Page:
On Friday afternoon, I started feeling some symptoms coming back. I prayed, I ignored it: I'd been semi-sick this past week, that might have explained the symptoms. By Saturday, though, there was no denying it: my symptoms had returned. In between trips to the bathroom I'd feel mostly fine, but always with that fear of when the next urgent trip would be needed (and they were all urgent: rarely did my body bother to give me more than 60 seconds of warning to find a porcelain throne). This was especially inconvenient because this past weekend I was in Iowa for Awaken, and my physical not-well-being was affecting my ability to do my job.

I prayed a lot. Emotionally, I was very sad - the physical aspect aside, I had believed I'd never need treatment again, I had believed my healing was permanent, and now, I found out, it wasn't. "God, please don't let this end after 43 weeks. And yet, not my will, but Yours be done. My faith in You remains." As I came to terms with what was happening, another verse came to mind: "The Lord has given, and the Lord has taken away. Blessed be the name of the Lord" (Job 1:21).

God gave me the miracle of 43 weeks, and nothing that happens now can ever take that away from me. God gave me a real-life miracle. Wow. Despite my disappointment that the healing had ended, I strove for gratefulness and trust - I knew, and know, no matter what happens, it's in God's hands, and I can think of no one I would trust more.

This morning, I called my Mom and told her what was happening. Then I called my doctor's office in the hopes of scheduling something today. Trying to get in to see my specialist is ridiculously difficult - normally they're scheduling out at least two months, so I knew the odds of getting something today, or even this week, were low at best. However, one of the doctors at the clinic had had a cancellation, and I was able to book an appointment with him early this afternoon. Because I'd been off Remicade for so long, I wasn't sure I could just start back up again; I also didn't even know if my prescription was current, so even if I was able to schedule an appointment for an infusion, they may not have had the orders they needed to actually give it to me. Lastly, I also wanted to find out more about a do-it-yourself-at-home alternative I'd heard about.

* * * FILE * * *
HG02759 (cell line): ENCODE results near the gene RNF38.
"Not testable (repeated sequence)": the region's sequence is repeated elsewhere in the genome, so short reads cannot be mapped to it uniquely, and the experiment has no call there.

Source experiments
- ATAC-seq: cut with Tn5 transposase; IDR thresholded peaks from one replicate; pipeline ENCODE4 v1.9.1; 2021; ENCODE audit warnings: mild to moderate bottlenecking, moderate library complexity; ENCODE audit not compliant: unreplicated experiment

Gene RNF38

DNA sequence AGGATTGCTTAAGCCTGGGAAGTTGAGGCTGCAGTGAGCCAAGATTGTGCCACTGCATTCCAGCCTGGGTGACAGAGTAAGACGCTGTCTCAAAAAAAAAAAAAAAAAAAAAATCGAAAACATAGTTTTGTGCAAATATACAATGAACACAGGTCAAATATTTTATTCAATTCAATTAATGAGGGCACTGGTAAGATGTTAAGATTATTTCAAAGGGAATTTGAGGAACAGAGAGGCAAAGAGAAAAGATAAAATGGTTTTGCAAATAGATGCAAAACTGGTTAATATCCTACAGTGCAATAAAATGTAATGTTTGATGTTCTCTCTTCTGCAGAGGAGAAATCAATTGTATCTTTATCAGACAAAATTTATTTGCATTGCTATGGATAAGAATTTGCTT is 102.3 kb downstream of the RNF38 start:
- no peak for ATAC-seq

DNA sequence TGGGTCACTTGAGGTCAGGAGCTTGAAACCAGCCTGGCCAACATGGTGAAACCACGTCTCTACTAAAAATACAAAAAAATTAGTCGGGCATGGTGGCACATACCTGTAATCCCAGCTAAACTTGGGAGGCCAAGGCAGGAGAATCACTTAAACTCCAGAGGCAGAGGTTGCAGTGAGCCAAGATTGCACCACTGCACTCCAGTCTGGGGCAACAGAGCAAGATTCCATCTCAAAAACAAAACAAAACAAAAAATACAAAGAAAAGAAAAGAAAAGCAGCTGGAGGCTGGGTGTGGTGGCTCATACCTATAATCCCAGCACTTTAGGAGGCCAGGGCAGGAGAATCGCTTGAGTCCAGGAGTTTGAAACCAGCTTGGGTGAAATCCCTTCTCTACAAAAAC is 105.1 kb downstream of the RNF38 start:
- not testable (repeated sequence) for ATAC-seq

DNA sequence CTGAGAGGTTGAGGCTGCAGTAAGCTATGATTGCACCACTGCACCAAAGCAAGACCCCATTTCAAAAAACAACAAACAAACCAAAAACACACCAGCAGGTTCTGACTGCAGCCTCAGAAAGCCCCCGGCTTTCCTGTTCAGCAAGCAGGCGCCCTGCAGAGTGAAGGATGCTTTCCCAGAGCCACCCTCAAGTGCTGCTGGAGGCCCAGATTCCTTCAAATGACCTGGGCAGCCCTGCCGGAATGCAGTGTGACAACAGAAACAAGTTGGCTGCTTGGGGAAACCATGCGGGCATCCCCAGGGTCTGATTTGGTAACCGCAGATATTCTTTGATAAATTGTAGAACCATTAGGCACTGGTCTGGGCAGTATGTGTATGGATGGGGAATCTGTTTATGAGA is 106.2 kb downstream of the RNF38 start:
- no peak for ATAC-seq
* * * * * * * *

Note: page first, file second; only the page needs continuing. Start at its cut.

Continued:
I was in such a bad mood this morning, but my doctor visit was nothing short of amazing. He was so friendly and compassionate, and he patiently answered all my questions about our options. I learned that going back on Remicade is probably not a good option for me - patients who have been off the medicine for longer than 6 months often develop an immunity to it, and worse, may also have a severe allergic reaction, perhaps similar to someone who is allergic to bees (throat swelling, etc). Why? Apparently one of the ingredients in Remicade is a mouse molecule that the human immune system (correctly) identifies as foreign, and can, if you stop taking the drug, develop antibodies to fight it.

Humira remains an option, though. It is commonly used with Crohn's patients who have stopped Remicade, and is administered by the patient at home, similar to an epi-pen, you just jab yourself in the thigh, wait 5 seconds, and you're done. Once every two weeks - no more taking half-days off work for 2-hour infusion appointments at a every couple months clinic. I have an appointment scheduled with my primary doctor in a month (his earliest available slot) to make the final decision on treatment, but Humira is the likely option.